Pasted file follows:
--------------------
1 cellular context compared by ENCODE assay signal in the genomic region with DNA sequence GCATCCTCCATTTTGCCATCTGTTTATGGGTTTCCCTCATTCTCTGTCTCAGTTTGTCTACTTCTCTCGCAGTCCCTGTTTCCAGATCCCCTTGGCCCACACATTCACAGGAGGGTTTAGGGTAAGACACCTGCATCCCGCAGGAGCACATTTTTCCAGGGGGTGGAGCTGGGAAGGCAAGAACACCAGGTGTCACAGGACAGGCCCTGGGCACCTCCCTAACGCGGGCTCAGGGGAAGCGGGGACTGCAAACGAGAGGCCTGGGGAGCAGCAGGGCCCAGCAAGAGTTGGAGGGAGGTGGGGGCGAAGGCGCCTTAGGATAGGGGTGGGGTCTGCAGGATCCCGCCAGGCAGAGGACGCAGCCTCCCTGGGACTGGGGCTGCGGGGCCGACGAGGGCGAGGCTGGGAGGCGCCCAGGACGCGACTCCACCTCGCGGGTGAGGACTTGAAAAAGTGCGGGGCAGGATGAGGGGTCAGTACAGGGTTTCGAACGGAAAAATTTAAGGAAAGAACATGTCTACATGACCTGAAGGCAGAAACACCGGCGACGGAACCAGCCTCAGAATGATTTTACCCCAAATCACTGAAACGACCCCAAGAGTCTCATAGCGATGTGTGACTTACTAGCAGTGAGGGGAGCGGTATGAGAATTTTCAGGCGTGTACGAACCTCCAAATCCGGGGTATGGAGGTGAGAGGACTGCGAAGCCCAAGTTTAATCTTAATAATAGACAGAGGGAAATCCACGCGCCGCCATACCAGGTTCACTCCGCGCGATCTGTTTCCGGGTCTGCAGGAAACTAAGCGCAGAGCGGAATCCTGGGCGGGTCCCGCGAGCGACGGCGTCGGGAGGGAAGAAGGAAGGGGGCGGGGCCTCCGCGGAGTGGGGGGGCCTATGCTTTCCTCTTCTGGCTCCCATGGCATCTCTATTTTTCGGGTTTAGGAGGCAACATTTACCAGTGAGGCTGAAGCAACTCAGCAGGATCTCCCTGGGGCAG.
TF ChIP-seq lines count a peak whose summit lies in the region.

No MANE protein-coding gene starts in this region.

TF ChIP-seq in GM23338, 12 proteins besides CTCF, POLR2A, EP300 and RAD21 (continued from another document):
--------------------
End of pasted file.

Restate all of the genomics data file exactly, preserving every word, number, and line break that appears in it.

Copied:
1 cellular context compared by ENCODE assay signal in the genomic region with DNA sequence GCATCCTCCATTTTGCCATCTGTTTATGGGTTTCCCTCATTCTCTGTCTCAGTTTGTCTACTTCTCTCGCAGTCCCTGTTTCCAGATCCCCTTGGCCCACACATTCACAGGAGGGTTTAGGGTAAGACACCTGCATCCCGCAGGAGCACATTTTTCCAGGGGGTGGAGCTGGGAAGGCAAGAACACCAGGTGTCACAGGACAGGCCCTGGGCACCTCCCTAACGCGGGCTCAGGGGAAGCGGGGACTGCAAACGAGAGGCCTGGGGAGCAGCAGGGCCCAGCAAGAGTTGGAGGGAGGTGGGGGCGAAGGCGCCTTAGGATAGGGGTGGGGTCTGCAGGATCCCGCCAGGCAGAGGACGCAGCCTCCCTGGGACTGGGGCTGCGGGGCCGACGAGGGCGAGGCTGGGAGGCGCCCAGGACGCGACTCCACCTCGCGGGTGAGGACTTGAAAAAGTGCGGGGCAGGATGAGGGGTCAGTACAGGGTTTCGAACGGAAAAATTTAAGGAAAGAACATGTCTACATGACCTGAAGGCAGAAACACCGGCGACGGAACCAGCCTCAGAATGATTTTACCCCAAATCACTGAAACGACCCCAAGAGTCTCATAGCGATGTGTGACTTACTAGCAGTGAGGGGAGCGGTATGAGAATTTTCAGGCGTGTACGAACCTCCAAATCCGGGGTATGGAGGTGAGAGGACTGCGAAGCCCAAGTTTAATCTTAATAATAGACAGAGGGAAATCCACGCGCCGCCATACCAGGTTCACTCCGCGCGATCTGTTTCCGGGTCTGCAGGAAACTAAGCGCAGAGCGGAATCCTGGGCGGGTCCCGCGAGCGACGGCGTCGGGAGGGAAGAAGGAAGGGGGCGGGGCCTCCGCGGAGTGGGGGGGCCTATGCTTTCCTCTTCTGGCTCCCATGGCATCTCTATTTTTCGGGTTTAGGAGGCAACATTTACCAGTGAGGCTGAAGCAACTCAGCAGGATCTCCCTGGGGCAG.
TF ChIP-seq lines count a peak whose summit lies in the region.

No MANE protein-coding gene starts in this region.

TF ChIP-seq in GM23338, 12 proteins besides CTCF, POLR2A, EP300 and RAD21 (continued from another document):